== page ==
For more posts on the topic of Abuse, click here.

Read Full Post »

My mom and dad are fighting again. Well, at least my dad is fighting with my mom. I can’t hear her saying anything but I can hear my dad yelling at her and saying some of the words we aren’t supposed to say because they’re bad words.

It happens all the time but more when my dad doesn’t have to go to work the next day. He starts out happy but then he ends up angry and yells at all of us. My mom sends us to the other room or to bed if it’s night time. He keeps yelling at her and sometimes I can hear him slap her or hit her. Sometimes I can hear him push her down on the floor or against the wall.

This time it was because my dad yelled at my brother and got up to hit him and my mom got in between them so he couldn’t hit my brother. Instead, she sent him to bed along with the rest of us and when we left he started yelling at her and calling her names then he hit her.

It happened last night, too. And a few days ago. My birthday was last week and it happened then too, after everyone went home. He always starts when everyone is gone. He’s nice to everyone until the company leaves then he starts hitting us and yelling at us. He has a whip. It’s made out of a long extension cord. He folds it in half and whips us with it. Then my mom comes and tries to get him to stop and he starts whipping her, too.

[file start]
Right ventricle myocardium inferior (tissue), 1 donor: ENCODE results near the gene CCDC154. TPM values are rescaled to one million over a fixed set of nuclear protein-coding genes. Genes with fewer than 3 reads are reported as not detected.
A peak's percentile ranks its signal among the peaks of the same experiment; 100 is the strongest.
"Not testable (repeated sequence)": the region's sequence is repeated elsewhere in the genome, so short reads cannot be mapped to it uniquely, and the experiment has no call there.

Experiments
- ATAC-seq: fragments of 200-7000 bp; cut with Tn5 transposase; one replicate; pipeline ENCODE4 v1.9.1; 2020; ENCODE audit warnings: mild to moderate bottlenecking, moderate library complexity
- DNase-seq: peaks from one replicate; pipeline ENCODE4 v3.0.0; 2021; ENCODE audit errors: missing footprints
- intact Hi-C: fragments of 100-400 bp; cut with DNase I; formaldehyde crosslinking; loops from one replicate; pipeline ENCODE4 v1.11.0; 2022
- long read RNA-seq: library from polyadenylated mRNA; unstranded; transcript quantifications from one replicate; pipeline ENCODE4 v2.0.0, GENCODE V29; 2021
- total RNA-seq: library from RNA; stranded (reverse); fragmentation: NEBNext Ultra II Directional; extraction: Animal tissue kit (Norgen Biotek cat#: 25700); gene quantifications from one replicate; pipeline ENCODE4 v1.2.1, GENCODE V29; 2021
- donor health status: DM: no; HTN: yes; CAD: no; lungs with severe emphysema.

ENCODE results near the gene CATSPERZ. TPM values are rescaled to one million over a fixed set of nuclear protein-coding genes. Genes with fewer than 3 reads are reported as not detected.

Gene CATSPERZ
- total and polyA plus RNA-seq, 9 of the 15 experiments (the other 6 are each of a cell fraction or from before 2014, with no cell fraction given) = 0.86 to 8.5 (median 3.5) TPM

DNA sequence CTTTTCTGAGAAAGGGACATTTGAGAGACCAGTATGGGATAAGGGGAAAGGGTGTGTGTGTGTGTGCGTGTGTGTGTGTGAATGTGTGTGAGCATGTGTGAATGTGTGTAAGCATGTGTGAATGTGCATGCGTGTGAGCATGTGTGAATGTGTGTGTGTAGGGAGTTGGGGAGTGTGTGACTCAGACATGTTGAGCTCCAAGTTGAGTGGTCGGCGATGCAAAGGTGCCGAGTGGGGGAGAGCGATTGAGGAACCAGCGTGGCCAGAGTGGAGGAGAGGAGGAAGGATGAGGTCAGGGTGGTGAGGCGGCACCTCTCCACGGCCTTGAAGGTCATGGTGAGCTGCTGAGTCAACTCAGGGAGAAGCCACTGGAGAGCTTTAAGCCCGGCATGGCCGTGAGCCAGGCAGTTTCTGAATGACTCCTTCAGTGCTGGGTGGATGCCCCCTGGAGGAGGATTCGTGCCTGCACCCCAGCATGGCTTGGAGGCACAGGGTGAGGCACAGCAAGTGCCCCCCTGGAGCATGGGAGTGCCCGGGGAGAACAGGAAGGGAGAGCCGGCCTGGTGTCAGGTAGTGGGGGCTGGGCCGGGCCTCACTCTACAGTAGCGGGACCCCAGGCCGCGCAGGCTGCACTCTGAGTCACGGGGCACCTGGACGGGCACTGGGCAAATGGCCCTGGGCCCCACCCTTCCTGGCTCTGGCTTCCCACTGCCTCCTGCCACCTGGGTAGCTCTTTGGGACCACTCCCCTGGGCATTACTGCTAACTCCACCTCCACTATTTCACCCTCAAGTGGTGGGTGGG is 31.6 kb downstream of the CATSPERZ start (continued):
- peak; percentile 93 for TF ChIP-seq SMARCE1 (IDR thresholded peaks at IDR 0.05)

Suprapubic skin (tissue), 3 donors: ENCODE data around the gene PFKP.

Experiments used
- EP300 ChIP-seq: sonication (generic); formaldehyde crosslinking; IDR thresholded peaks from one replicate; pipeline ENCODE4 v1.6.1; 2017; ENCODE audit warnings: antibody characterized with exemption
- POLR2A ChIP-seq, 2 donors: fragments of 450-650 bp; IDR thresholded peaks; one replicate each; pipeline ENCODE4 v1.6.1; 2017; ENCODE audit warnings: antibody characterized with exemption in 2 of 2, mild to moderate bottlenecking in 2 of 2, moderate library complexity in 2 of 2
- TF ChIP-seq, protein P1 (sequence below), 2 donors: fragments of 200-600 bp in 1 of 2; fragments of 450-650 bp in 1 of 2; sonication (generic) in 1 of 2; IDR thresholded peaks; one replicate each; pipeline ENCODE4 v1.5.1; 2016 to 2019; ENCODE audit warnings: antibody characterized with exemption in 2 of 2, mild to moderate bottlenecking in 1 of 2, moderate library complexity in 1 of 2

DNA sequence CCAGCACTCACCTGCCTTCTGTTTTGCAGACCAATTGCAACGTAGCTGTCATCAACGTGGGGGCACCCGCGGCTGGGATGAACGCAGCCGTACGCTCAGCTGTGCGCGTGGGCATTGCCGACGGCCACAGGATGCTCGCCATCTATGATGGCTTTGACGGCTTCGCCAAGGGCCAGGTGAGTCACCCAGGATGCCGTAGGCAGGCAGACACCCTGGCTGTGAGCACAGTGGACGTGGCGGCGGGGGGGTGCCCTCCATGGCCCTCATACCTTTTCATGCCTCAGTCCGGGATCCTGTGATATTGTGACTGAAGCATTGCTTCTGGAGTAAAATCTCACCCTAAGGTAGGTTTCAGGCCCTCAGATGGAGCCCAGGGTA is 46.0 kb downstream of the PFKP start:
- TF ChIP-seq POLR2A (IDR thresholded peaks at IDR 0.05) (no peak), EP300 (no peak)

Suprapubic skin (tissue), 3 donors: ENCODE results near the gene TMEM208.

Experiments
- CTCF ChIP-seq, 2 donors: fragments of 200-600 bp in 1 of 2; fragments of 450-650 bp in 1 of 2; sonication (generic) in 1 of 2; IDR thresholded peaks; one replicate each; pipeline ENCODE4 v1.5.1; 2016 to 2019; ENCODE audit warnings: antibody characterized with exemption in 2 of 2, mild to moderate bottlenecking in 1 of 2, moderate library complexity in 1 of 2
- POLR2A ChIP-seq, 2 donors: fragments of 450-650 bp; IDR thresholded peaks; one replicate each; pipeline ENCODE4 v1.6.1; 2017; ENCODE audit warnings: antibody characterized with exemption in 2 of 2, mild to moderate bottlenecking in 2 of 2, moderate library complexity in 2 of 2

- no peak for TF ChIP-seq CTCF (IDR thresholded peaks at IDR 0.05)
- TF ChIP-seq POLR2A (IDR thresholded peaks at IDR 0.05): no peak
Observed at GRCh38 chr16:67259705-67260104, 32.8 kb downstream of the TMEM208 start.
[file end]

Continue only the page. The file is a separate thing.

It happens all the time. Over and over again. All the time.

For my other 2016 A to Z Challenge posts, click here.

Read Full Post »

Lisa is bruised today. She knows she needs to cover up and wear clothes that won’t show her bruises when she goes to school. Her dad was really angry at everyone last night. Lisa didn’t get out of his way fast enough.

He yells at her. The next day he apologizes and he cries and he brings her some special treat. It has always been that way, since she was a little girl. He told her she can’t tell anyone. It happens to everyone, her dad says. It’s normal. It just isn’t talked about because it’s supposed to be kept secret and private. He smiles at her and caresses her cheek. He’ll try not to do it again.


Michael’s dad left last year. He just didn’t come home one day. His mom was glad at first but then she got sad. She missed him. She was lonely. She had Matt come into her room to sleep in her bed because she was lonely. She didn’t want to sleep alone. Michael didn’t mind. He didn’t like being alone in his room either. Then one night when he was sleeping, he woke up and his mom was touching him. It felt good and when she saw he was awake, she stopped. Then another night, she kept on touching him and she asked him to touch her. She took his hand and touched her breasts with it. That was all. But as time went by, she made him touch her more and she touched him more. When she touched him it made him feel good. She told him not to tell anyone. Everyone does it. It is just not talked about. It’s private. It’s secret. Shhh. Shhh.


Why don’t people tell when they are abused? One of the reasons is because it has happened to them for so long that they don’t know any other way. And in most cases, they have been told by their abusers that what is happening is normal. It’s a secret. Don’t tell tell. It’s private. Everyone does it. And the know no other way of life so they believe that it is normal. It may not feel right but they have been made to believe that it’s normal. Shhh. Shhh.

Read Full Post »

« Newer Posts - Older Posts »